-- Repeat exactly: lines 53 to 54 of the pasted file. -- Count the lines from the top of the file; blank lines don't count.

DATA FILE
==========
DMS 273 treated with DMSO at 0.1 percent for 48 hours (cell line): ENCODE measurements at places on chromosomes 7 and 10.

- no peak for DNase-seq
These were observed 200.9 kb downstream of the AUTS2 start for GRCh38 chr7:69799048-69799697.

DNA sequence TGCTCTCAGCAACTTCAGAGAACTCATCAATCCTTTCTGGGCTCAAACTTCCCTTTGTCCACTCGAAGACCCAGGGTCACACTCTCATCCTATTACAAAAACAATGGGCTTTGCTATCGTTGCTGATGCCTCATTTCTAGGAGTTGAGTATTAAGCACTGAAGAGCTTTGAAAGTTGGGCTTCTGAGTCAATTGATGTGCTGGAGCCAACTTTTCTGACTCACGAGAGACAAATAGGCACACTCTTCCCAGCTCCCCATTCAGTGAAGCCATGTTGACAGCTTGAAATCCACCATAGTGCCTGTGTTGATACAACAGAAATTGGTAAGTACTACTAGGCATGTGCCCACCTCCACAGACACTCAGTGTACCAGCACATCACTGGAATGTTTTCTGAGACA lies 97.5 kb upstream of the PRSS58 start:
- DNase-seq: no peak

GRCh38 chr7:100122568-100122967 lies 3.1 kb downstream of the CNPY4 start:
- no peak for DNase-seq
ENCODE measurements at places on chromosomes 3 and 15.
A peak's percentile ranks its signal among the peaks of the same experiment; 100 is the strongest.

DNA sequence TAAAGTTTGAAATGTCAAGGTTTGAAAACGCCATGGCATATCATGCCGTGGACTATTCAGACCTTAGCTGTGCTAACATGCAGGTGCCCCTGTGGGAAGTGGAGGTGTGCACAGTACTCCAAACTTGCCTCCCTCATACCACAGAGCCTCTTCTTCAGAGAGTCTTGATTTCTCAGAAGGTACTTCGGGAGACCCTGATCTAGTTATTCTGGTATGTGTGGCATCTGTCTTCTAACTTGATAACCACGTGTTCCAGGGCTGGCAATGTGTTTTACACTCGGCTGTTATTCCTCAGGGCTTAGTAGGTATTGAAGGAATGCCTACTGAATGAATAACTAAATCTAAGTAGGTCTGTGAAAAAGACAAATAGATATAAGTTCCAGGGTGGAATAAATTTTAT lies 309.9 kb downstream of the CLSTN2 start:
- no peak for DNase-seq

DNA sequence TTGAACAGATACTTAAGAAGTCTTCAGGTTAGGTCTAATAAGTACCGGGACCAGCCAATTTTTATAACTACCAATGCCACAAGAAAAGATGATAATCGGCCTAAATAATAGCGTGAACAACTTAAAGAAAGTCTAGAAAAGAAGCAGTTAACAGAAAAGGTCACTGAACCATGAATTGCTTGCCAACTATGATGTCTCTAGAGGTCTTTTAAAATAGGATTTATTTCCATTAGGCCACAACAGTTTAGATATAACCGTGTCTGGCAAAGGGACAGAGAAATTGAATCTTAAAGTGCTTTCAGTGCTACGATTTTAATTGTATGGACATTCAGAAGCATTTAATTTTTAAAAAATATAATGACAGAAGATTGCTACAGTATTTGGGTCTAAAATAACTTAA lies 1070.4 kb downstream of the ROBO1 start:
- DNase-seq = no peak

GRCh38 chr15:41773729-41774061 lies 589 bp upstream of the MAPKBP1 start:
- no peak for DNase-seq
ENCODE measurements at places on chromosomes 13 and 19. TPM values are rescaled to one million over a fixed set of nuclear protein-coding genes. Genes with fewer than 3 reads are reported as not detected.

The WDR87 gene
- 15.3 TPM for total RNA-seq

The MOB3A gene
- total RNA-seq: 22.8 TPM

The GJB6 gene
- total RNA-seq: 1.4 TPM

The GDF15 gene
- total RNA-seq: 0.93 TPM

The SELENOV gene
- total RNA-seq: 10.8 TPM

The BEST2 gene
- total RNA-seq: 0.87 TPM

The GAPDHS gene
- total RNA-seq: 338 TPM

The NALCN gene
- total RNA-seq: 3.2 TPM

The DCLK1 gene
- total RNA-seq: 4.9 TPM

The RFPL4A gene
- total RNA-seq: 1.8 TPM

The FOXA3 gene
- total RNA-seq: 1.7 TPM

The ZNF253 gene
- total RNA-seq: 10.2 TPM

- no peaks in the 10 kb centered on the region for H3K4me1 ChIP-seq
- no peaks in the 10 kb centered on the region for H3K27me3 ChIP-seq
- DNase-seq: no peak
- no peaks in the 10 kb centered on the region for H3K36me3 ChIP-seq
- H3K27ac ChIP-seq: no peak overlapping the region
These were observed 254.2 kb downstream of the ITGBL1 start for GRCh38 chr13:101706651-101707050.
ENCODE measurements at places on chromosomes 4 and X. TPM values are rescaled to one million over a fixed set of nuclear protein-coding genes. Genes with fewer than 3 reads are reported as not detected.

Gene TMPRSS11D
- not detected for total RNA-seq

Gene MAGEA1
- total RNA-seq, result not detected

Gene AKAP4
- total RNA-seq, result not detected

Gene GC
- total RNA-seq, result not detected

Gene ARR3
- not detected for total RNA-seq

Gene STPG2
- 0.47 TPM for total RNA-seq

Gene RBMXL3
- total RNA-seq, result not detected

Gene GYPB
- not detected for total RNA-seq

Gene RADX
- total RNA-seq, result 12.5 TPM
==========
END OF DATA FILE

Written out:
- total RNA-seq, result not detected

Gene GC